Canadian women's literary prize could be created by 2014

It has been two weeks since Janice Zawerbny floated the idea of a women's literature prize for Canada and the outpouring of support she's received has been so great she believes she may be handing out the first prize by 2014.

Idea of prize for women writers caught fire after proposal by editor Janice Zawerbny

It has been two weeks since Janice Zawerbny floated the idea of a women’s literature prize for Canada and the outpouring of support she’s received has been so great she believes she may be handing out the first prize by 2014.

Zawerbny, editorial director at Thomas Allen Publishers said she was convinced of the need for a prize by a Women in Literature panel at the Vancouver Writers Festival and by the "shocking" evidence of disparity in treatment of women writers from one panel member, academic Gillian Jerome.

So although equal numbers of women writers and male writers publish books in Canada, women are much less likely to get their work reviewed and much less likely to win prizes, according to the research presented by Jerome.

"What she found was a very serious gender disparity in terms of underrepresentation of women writing in Canada It’s a disparity I wasn’t aware of," Zawerbny said in an interview with CBC’s Q cultural affairs show.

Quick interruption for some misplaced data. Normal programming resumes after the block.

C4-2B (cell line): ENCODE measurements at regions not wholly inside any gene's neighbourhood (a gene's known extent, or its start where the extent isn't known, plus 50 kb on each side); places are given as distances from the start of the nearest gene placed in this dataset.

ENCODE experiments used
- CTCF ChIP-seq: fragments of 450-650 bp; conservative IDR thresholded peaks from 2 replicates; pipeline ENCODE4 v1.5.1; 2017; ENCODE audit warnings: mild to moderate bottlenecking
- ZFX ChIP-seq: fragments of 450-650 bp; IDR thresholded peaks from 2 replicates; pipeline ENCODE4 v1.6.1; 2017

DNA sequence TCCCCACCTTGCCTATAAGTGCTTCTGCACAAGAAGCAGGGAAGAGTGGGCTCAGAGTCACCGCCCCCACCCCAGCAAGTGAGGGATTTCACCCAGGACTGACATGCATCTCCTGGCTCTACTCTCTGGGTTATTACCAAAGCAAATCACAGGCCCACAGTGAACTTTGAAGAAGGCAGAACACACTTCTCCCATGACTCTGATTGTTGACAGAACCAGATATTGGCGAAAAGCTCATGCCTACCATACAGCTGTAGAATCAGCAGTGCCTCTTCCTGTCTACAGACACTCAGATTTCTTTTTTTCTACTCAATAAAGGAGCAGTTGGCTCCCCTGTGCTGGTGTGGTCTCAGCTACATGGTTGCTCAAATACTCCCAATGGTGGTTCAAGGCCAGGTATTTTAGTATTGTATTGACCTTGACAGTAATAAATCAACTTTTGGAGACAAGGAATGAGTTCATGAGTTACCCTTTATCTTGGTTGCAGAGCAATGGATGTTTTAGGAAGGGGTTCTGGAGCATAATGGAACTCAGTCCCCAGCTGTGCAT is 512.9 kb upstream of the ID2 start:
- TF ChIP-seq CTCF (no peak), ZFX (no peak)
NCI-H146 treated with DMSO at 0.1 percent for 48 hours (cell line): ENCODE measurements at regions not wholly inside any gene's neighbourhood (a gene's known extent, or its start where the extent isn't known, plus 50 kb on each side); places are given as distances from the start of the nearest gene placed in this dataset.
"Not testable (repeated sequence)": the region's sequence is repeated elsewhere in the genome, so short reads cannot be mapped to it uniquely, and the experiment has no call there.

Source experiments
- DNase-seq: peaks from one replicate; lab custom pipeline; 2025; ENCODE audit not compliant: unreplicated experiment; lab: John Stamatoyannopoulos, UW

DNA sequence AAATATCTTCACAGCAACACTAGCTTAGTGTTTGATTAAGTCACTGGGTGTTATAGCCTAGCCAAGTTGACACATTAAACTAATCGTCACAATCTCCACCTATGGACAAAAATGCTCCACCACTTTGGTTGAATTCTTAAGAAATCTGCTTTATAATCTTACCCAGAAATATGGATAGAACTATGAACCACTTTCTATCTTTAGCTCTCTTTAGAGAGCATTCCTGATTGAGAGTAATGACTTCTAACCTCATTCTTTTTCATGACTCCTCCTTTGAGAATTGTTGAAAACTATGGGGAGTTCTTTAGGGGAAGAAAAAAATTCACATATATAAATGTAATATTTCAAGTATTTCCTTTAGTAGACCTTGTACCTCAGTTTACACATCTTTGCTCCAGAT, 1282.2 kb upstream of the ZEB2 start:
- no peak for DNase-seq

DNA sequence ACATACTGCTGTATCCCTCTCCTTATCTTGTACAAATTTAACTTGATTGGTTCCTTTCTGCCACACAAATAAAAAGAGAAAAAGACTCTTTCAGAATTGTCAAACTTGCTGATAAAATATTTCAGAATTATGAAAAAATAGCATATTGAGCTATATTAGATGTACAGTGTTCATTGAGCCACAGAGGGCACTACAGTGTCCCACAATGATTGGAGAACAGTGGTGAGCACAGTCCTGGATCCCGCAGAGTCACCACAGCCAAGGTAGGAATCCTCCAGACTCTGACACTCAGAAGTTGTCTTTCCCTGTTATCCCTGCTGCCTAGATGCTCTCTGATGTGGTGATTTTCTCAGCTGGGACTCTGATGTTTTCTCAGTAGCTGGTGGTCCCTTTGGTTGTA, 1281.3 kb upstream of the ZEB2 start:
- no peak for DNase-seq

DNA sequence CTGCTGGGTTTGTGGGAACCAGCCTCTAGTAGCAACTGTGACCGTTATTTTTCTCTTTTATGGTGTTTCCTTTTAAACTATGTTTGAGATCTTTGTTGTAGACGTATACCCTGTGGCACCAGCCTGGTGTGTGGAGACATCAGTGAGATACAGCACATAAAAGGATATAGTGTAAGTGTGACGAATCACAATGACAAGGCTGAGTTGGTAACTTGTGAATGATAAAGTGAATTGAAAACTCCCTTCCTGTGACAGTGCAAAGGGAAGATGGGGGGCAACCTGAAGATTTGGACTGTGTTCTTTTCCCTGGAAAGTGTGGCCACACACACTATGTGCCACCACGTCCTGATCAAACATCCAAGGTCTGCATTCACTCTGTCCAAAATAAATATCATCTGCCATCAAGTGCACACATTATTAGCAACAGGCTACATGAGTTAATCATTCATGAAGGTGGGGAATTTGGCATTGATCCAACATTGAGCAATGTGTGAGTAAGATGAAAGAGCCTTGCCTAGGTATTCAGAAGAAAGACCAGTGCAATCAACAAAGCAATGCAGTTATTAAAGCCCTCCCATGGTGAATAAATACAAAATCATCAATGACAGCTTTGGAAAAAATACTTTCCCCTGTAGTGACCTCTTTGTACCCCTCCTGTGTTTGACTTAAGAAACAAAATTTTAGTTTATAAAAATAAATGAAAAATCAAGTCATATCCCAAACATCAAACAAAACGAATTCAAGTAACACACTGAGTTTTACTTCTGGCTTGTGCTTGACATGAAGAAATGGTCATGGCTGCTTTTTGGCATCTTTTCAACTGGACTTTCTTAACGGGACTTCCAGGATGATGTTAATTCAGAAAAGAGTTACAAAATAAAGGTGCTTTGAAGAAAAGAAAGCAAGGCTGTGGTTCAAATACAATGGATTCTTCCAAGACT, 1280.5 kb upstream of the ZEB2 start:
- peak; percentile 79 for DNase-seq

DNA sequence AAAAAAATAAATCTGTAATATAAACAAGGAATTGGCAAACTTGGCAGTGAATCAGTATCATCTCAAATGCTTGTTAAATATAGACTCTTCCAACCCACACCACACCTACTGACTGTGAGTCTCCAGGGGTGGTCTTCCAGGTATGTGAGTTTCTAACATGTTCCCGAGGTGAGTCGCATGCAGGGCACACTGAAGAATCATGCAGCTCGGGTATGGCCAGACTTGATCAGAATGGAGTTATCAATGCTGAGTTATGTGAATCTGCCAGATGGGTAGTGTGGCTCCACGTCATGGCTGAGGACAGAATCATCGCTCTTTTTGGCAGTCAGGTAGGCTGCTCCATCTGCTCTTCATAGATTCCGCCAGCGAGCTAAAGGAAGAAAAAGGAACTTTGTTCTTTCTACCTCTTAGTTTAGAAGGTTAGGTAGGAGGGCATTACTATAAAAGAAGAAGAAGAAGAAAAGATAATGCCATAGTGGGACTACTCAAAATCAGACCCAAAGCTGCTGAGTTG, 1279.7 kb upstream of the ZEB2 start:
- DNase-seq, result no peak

So while there are three women among the five finalists for the Giller Prize this year, women have made up only 34 per cent of the winners since it was established. Among Man Booker winners, only 35 per cent are women and in the 108 years since the establishment of the Nobel Prize for Literature, only 12 women have won.

There is also much less likelihood of having a book reviewed for women writers, Zawerbny said.

"Women are the majority of people who buy books and the majority who read books,and men and women write an equal number of books in this country, so why are women winning a third of the prizes of men and getting a third of reviews," she asked.

Zawerbny believes the prize she proposes would "elevate women’s writing and the profile of women writers in this country."

She argues the U.K.’s Orange Prize has had an impact by moving women writers into the mainstream. The Orange Prize, launched in 1996, awards a £30,000 ($48,000 Cdn) prize to a woman writer.

Zawerbny proposes calling her prize the Rosalind Prize, after a strong Shakespearean heroine in As You Like It.

She says the idea has caught fire online and throughout Canada and she has already had sponsors step forward. The next step is to set up an organizing committee.

"I may be idealistic, but I’d think a year to organize and set up sponsorship and have the first prize happen in 2014," she told Q.

Zawerbny dismissed critics who say women are already dominant in fiction and do not need a separate prize and those who fear that a women’s fiction prize would lead to marginalization of women writers.

"This prize that celebrates women’s fiction doesn’t create a pink ghetto, I think it’s completely the opposite," she said. "I actually think such a prize is inclusive because it brings women into the fold, it brings them into the mainstream."